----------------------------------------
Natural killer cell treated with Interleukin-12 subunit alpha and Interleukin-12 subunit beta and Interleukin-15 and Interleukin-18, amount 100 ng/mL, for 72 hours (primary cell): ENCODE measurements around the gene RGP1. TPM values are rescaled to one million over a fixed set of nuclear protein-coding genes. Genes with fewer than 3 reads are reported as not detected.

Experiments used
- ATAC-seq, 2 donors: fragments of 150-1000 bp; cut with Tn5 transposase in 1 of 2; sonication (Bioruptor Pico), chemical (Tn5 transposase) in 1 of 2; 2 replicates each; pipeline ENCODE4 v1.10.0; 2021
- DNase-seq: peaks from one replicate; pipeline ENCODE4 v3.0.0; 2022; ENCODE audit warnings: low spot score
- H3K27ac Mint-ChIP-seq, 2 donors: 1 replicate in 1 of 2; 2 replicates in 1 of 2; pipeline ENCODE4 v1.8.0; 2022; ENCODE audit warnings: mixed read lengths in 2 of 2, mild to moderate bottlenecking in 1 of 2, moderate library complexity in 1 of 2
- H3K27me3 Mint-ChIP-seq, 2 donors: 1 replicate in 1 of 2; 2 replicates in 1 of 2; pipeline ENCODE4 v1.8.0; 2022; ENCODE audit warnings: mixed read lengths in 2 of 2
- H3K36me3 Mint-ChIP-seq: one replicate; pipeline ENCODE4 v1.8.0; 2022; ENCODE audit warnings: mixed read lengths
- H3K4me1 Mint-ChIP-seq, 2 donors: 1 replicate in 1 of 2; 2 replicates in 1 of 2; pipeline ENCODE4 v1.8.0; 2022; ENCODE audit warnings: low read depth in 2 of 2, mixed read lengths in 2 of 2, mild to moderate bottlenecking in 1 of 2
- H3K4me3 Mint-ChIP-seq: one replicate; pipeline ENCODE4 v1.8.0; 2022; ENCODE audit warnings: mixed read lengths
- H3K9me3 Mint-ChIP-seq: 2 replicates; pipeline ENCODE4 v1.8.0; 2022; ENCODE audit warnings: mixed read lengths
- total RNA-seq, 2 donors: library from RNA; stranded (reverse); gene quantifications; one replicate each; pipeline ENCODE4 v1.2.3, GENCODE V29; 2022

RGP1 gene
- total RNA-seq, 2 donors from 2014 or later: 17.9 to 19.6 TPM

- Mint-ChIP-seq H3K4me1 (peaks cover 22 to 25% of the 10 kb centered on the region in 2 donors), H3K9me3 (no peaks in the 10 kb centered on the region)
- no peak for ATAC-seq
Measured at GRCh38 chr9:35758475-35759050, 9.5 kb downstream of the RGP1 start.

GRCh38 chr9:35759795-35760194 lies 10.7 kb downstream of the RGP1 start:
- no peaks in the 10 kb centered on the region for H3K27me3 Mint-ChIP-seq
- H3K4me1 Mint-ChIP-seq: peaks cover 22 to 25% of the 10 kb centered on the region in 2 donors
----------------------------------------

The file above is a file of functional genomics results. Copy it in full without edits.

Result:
Natural killer cell treated with Interleukin-12 subunit alpha and Interleukin-12 subunit beta and Interleukin-15 and Interleukin-18, amount 100 ng/mL, for 72 hours (primary cell): ENCODE measurements around the gene RGP1. TPM values are rescaled to one million over a fixed set of nuclear protein-coding genes. Genes with fewer than 3 reads are reported as not detected.

Experiments used
- ATAC-seq, 2 donors: fragments of 150-1000 bp; cut with Tn5 transposase in 1 of 2; sonication (Bioruptor Pico), chemical (Tn5 transposase) in 1 of 2; 2 replicates each; pipeline ENCODE4 v1.10.0; 2021
- DNase-seq: peaks from one replicate; pipeline ENCODE4 v3.0.0; 2022; ENCODE audit warnings: low spot score
- H3K27ac Mint-ChIP-seq, 2 donors: 1 replicate in 1 of 2; 2 replicates in 1 of 2; pipeline ENCODE4 v1.8.0; 2022; ENCODE audit warnings: mixed read lengths in 2 of 2, mild to moderate bottlenecking in 1 of 2, moderate library complexity in 1 of 2
- H3K27me3 Mint-ChIP-seq, 2 donors: 1 replicate in 1 of 2; 2 replicates in 1 of 2; pipeline ENCODE4 v1.8.0; 2022; ENCODE audit warnings: mixed read lengths in 2 of 2
- H3K36me3 Mint-ChIP-seq: one replicate; pipeline ENCODE4 v1.8.0; 2022; ENCODE audit warnings: mixed read lengths
- H3K4me1 Mint-ChIP-seq, 2 donors: 1 replicate in 1 of 2; 2 replicates in 1 of 2; pipeline ENCODE4 v1.8.0; 2022; ENCODE audit warnings: low read depth in 2 of 2, mixed read lengths in 2 of 2, mild to moderate bottlenecking in 1 of 2
- H3K4me3 Mint-ChIP-seq: one replicate; pipeline ENCODE4 v1.8.0; 2022; ENCODE audit warnings: mixed read lengths
- H3K9me3 Mint-ChIP-seq: 2 replicates; pipeline ENCODE4 v1.8.0; 2022; ENCODE audit warnings: mixed read lengths
- total RNA-seq, 2 donors: library from RNA; stranded (reverse); gene quantifications; one replicate each; pipeline ENCODE4 v1.2.3, GENCODE V29; 2022

RGP1 gene
- total RNA-seq, 2 donors from 2014 or later: 17.9 to 19.6 TPM

- Mint-ChIP-seq H3K4me1 (peaks cover 22 to 25% of the 10 kb centered on the region in 2 donors), H3K9me3 (no peaks in the 10 kb centered on the region)
- no peak for ATAC-seq
Measured at GRCh38 chr9:35758475-35759050, 9.5 kb downstream of the RGP1 start.

GRCh38 chr9:35759795-35760194 lies 10.7 kb downstream of the RGP1 start:
- no peaks in the 10 kb centered on the region for H3K27me3 Mint-ChIP-seq
- H3K4me1 Mint-ChIP-seq: peaks cover 22 to 25% of the 10 kb centered on the region in 2 donors